In Bangladesh, less than 31% of women have a secondary school education and around 45% are illiterate.
I first met Monita in 2017 whilst I was living in Northern Bangladesh as a community worker. Due to Monita being so kind and welcoming we became fast friends. We travelled around rural communities delivering health and social workshops. We created the workshops together whilst Monita also taught me Bangla so we could be as effective team as possible.
Monita and I delivering a workshop on women’s health
Since I left Bangladesh Monita has carried on this great work and continues to work as a school tutor to support her mother and younger siblings. Monita has recently passed all her exams and has applied to university to become a nurse. But this costs money that she does not have.
Monita leading a workshop on her own after I left Bangladesh
So…I will be walking 800km along the Camino De Santiago from 21st August to 25th September 2019 to raise money for Monita’s Nursing Degree. The degree costs around £1500 and any money raised above this target will go towards food and shelter for her mother and younger siblings who are dependent on Monita. If you want to help, no matter how big or small, please follow this link https://www.gofundme.com/f/help-monita-become-a-nurse-for-her-community
Monita demonstrating how to do CPR
Having lived in Bangladesh for four months one of the things I was most excited about when I returned home was to get all my films developed (and seeing my family..). I am very happy to finally share the images with you which have been featured on Huck Magazine. Hit the Link to see the article!
Since moving back to the UK from Bangladesh lots of people have asked me what its like to live and travel in a developing country. So I thought I’d put together a handy little guide of tips and tricks I learnt during my time.
1.Have realistic expectations
Doing some research is a great way to set some realistic expectations and get excited for the country your visiting. For me hygiene is the biggest cause of concern, so before flying out to Bangladesh I made sure I prepared myself for having to use squat toilets that are often found outside.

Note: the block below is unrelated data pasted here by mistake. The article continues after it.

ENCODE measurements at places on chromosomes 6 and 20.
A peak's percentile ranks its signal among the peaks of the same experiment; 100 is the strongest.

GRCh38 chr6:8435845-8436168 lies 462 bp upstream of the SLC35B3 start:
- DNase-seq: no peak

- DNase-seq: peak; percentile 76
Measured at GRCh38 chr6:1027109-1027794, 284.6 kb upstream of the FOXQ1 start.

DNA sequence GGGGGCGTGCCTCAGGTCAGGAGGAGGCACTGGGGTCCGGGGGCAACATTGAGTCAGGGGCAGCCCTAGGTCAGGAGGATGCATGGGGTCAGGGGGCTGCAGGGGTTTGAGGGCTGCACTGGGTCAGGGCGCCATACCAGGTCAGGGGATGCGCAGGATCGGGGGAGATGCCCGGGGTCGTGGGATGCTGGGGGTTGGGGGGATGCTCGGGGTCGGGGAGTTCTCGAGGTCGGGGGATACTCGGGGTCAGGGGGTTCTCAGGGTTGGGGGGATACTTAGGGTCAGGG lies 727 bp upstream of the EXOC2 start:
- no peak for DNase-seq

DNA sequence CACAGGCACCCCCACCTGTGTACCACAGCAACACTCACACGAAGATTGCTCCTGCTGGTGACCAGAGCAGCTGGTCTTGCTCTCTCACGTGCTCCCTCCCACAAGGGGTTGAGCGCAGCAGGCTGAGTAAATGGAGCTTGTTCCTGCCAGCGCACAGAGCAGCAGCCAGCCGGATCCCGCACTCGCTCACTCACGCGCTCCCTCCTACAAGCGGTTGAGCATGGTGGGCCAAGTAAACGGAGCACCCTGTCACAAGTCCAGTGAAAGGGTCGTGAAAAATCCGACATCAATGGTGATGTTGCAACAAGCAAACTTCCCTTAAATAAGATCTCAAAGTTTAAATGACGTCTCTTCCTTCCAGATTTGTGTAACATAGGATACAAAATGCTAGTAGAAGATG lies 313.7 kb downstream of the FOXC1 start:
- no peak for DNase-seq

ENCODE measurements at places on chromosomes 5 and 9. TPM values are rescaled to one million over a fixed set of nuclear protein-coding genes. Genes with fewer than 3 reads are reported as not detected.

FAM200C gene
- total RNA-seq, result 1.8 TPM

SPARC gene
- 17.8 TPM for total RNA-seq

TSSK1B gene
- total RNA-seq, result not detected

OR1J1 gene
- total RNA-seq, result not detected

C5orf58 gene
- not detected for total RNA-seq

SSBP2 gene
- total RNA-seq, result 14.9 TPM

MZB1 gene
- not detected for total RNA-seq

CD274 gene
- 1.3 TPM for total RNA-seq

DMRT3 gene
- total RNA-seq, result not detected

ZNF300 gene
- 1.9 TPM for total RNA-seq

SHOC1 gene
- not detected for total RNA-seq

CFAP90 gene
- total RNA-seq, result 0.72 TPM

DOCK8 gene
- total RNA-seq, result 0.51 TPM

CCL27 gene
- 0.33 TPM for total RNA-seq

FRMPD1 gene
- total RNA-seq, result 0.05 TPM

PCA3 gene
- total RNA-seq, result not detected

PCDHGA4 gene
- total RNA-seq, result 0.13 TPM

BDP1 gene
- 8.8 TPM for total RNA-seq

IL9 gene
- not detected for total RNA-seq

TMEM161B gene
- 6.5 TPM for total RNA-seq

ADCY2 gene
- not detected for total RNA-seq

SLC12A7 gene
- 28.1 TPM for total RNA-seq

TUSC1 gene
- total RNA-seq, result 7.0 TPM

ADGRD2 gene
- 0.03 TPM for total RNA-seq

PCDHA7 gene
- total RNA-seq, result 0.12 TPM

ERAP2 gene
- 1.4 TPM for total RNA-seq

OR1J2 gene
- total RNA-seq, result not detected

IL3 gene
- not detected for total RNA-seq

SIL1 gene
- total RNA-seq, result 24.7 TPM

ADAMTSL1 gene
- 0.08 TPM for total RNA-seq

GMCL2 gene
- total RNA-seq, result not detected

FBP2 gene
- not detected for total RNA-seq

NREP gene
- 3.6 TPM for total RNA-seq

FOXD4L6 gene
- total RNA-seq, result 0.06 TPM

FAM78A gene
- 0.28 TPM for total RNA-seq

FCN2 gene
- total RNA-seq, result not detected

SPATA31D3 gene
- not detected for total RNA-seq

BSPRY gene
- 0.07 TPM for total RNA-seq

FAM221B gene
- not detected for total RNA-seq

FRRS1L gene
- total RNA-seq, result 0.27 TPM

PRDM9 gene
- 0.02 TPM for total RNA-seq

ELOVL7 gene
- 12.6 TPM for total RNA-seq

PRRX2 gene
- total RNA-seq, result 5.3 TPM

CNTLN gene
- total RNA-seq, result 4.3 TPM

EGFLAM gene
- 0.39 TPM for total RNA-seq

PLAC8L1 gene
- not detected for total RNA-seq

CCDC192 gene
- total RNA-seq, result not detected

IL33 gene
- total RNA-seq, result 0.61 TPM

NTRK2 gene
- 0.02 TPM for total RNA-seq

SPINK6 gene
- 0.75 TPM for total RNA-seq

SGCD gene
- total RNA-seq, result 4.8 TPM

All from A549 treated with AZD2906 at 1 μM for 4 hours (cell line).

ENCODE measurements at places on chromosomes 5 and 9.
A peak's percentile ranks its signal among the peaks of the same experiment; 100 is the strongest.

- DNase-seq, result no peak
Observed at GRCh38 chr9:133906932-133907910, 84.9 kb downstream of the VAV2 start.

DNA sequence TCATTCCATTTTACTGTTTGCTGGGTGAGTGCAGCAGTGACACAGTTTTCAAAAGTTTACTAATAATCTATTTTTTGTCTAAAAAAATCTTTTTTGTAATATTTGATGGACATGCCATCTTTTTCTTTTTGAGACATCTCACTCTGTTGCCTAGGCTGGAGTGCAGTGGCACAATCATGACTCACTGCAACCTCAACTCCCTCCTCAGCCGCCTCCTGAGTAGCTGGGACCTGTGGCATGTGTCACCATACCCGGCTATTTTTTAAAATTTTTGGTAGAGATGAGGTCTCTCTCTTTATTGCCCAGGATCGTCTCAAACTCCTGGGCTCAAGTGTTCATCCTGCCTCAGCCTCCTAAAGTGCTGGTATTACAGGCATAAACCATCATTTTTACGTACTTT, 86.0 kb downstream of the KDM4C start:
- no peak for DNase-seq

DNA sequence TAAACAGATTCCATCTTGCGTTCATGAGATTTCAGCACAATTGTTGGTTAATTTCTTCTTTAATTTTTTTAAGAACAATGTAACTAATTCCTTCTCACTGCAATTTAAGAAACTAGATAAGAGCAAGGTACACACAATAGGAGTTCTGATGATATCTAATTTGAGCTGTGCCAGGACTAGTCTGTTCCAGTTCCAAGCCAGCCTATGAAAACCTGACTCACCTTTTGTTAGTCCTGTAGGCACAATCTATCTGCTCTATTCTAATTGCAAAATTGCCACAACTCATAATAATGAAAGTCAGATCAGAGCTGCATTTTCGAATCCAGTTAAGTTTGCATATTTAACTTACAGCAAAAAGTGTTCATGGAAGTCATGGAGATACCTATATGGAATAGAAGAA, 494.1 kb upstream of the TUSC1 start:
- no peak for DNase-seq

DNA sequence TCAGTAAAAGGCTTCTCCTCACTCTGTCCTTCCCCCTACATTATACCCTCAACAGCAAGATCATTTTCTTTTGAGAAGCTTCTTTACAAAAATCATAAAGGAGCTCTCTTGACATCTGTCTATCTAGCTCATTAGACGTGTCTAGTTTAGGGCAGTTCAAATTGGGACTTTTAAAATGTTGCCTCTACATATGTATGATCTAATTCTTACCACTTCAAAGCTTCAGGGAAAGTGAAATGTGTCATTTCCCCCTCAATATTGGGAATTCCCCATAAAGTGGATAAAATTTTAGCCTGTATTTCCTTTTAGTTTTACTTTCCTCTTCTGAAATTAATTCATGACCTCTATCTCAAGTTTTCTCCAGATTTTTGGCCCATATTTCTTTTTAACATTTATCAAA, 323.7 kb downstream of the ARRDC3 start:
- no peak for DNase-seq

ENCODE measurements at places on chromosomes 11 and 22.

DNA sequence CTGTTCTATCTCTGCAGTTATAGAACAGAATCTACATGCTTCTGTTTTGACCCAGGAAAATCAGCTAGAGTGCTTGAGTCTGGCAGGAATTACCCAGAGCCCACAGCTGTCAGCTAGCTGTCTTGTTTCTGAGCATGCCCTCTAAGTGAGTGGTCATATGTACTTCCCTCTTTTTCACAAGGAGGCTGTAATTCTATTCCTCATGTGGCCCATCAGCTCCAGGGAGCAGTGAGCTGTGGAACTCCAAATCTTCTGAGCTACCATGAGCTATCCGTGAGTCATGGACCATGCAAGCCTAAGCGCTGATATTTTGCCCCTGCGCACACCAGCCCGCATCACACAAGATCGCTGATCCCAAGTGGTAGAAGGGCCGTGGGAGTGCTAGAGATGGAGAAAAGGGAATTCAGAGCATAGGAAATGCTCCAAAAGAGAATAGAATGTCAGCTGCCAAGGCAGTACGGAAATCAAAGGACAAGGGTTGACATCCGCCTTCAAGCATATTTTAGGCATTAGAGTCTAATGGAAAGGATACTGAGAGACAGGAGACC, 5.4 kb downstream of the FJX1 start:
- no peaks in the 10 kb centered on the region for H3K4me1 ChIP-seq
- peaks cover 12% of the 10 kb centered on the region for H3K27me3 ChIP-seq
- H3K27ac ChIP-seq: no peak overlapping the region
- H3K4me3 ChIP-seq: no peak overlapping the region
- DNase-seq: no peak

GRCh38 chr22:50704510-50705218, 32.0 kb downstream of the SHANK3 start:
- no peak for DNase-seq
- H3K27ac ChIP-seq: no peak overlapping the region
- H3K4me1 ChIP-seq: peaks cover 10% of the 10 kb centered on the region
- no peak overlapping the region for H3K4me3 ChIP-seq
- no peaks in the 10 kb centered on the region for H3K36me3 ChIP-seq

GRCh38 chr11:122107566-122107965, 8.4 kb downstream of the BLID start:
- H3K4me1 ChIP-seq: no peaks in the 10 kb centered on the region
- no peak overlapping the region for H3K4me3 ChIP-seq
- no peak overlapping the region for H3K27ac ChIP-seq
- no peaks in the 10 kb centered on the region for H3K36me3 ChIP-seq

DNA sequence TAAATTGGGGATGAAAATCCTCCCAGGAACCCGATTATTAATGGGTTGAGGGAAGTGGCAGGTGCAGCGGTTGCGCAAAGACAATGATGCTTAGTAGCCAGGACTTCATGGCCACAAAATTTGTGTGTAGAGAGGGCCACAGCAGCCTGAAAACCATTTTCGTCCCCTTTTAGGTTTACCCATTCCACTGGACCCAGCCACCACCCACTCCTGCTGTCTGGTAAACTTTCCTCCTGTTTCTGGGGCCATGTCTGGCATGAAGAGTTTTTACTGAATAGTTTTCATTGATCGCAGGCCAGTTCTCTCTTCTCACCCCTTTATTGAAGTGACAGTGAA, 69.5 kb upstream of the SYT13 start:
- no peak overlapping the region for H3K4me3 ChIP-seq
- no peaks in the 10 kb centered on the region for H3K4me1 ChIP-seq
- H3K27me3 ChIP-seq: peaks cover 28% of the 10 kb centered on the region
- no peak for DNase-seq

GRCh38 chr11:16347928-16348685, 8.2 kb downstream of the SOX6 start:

2. Learn the Language
Don’t assume people will speak English, especially if you are visiting rural areas in a developing country. I have never had an ear for languages but having daily language lessons really helped me get my head around bengali and got me out of some tough situations including getting detained by immigration! It is also a great way of making connections with locals.
3. Be Wary of Food
Trying new food is one of my favourite things to do when i’m travelling. BUT this is also one of the most common causes of illness when in a foreign country. Although its hard, avoiding street food can be a great help in avoiding food poisoning along with making sure you only eat food that has been peeled or cooked.
4.Be Money Conscious
When your in a developing country your money will often go further than at home. For example, in Bangladesh buying tea and cake for my whole team (10 people) came to $1.34. But when things are cheaper than at home don’t let the locals hear your surprise/happiness at the price, this can often cause offence and the price to rise next time your at the market!
5.Prepare for the Worst
The likelihood of anything bad happening is so slim and shouldn’t worry you, but do be prepared. From having a first aid kit with you to knowing the embassy number and having travel insurance. When it comes to reviewing your best travel options I have found reviews.com really helpful especially their travel insurance guides reviews.com/travel-insurance/ .
Reviews.com top 4 travel insurance’s
I have spent the last 3 days putting together a video of my time in Bangladesh, and then holding back the tears every time my laptop decided to restart itself (at least 10 times!) but here it is, I hope you enjoy it and it gives a small glimpse into the amazing landscapes and people you’ll find in Bangladesh:
After almost 4 months my time travelling and working as a community worker in Bangladesh has come to an end. I have met friends for life and am already planning my return to the complicated yet beautiful country.
Coming back to the UK has provided some shocks; my first warm shower in over 3 months, not sleeping underneath a mosquito net or using a squat toilet and eating with cutlery! Although I oddly miss using a squat toilet..